Wednesday, 29 June 2011


This was how it started:

He cut a kind of Dickensian figure, curly red hair, skin and bones, sad eyes. You liked how he said your name, how he emphasised the MA. Your friends, all girls, watching Monty Python and laughing, then you in your new world, your different world, on the sofa with him. You were shy because you were shy with everyone. It took touch to open you up. You kissed and your teeth clashed, he tucked his hands under your shirt and up your boyish body, you planted a hand on his crotch because it seemed like the right thing to do. You'd describe it to your best friend later as like trying to tame a snake. You were eleven.

Is there any way to make it sound less sordid? How about that he was only a few years older and your friend's brother, that it all happened in his room surrounded by Star War's posters and school certificates, that it was your direction, your idea, your need to know what made these creatures work? Boys. It was a fascination because it felt good without you knowing why it felt good. And from that moment onwards: boys on the brain and sex like an adventure before it began to feel like a battle.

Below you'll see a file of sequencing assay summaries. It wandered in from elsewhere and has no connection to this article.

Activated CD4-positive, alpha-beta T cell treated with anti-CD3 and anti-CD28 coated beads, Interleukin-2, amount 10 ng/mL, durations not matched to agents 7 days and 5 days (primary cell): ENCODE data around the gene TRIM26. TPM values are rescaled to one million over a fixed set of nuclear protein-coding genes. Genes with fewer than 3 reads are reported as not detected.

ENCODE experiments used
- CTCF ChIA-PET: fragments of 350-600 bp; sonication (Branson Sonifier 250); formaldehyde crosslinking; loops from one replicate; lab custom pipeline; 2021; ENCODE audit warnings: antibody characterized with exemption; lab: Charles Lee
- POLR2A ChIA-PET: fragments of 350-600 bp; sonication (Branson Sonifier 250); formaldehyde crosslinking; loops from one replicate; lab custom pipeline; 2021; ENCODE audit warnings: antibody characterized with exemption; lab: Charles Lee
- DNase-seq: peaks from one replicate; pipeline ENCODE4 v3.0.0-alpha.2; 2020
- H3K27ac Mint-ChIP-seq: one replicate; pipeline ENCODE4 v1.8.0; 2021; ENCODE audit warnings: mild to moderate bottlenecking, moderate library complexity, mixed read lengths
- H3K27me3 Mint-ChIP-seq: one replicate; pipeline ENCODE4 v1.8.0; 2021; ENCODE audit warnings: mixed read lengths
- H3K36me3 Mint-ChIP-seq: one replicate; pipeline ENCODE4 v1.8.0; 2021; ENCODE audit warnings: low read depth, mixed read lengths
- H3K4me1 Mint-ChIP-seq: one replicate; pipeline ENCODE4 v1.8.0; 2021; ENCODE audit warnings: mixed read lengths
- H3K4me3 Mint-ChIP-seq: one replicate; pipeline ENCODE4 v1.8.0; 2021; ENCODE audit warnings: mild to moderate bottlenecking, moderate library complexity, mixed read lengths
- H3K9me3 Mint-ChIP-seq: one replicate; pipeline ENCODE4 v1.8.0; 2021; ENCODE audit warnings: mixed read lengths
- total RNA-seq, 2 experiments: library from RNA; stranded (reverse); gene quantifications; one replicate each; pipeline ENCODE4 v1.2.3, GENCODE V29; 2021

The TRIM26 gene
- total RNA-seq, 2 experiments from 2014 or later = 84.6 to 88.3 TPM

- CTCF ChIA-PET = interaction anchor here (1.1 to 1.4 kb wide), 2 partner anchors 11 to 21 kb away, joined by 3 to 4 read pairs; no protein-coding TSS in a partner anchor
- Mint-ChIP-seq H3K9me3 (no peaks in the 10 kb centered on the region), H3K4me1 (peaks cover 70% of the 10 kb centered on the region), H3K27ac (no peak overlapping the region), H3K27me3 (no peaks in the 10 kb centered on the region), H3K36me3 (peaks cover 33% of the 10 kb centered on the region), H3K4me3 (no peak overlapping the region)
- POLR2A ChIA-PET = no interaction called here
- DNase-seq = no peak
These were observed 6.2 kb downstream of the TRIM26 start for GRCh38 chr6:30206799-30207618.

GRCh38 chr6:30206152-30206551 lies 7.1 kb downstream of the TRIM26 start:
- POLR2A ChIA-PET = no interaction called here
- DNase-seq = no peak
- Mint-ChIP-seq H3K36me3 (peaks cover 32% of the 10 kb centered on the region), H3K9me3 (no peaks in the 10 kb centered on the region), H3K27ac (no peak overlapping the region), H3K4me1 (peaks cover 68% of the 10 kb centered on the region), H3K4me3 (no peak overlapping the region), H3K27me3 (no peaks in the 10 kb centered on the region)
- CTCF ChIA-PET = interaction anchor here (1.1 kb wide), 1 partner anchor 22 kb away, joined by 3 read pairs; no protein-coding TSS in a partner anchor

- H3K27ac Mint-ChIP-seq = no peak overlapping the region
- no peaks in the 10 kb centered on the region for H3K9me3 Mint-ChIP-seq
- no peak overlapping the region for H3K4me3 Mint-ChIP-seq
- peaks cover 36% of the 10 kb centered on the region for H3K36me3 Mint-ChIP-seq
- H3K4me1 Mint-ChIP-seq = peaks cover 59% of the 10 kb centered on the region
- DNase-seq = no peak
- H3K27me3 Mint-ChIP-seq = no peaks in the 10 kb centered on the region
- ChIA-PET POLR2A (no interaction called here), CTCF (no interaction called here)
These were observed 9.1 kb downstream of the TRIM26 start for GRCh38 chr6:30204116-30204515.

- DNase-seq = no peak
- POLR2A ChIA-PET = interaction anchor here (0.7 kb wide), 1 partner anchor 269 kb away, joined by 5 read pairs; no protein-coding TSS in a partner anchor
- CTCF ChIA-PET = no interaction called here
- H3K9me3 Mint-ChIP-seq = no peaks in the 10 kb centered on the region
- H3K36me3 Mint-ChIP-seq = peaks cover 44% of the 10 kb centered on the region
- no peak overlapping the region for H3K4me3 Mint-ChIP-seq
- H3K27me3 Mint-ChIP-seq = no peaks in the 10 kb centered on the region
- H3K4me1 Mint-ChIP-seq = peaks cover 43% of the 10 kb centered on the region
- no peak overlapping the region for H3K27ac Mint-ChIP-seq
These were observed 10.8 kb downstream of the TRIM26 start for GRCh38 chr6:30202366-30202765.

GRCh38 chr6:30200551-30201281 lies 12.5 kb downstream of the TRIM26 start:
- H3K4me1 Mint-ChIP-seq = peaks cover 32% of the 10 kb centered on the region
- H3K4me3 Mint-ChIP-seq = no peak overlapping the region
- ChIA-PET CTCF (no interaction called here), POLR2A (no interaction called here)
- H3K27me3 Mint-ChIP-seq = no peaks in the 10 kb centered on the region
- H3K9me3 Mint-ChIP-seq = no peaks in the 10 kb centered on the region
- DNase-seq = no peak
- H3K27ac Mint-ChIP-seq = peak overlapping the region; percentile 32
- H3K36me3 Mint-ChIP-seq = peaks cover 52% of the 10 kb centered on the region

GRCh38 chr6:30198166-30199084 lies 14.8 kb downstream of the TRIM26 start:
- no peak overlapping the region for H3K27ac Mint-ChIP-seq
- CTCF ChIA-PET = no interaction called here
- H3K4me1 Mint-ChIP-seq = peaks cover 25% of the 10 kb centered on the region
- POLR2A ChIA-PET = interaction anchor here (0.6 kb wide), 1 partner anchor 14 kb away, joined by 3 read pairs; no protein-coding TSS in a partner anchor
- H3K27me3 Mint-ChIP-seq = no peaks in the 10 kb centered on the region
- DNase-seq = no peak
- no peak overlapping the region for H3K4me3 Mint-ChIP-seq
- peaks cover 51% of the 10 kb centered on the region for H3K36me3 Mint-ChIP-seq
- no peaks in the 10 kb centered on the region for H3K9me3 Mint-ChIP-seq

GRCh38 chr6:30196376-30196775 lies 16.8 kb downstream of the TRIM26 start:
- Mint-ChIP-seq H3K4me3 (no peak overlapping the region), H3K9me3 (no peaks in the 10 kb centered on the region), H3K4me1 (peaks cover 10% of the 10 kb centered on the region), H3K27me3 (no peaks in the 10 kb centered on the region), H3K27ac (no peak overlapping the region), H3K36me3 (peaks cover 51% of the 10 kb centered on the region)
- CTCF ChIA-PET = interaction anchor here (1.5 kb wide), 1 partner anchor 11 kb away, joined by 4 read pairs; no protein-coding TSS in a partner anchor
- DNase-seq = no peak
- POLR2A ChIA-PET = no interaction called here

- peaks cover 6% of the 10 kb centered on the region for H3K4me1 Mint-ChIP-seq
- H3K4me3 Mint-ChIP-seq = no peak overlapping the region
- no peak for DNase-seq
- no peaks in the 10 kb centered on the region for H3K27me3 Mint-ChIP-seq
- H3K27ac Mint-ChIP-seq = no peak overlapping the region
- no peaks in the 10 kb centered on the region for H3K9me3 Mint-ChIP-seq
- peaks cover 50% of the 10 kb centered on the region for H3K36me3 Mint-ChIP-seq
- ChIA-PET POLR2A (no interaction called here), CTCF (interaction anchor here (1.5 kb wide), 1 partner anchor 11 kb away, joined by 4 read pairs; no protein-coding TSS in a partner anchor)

© 2011 Emma Mould

Tuesday, 28 June 2011

Bukowski on cats

'Having a bunch of cats around is good. If you're feeling bad, you just look at the cats, you'll feel better, because they know everything is, just as it is. There's nothing to get excited about. They just know. They're saviors. The more cats you have, the longer you live. If you have a hundred cats, you'll live ten times longer than if you have ten. Someday this will be discovered, and people will have a thousand cats and live forever. It's truly ridiculous.'

Wednesday, 22 June 2011

Excerpt from short story-in-progress

"She could count on one hand the number of men she had loved. She knew now that, like viruses or the weather, love could change unexpectedly, that it could mutate into surprising shapes. Sometimes a feather, sometimes a blade. Too often, a blade. She was tired of this inconsistency; she could no longer stomach it. Love was making her nauseous. Her body was rejecting it like bad medicine. She would pass couples on the street; slobbering all over each other, their needy bodies desperately intertwined and bile would rise in her throat. It wasn't hatred or even jealousy, not anymore. It just made her feel kind of gross. It made her want to take a bath. She wanted no more of its strange sickness, its strange weather. She wanted to feel clean and healthy. She wanted nothing but a stable, reliable climate."
© 2011 Emma Mould

Thursday, 16 June 2011

Bookmunch review now live

Read my review of 'Mr. Fox' for bookmunch here.

Folks of Bristol can see Oyeyemi be interviewed as part of ShortStoryVille on July 16th.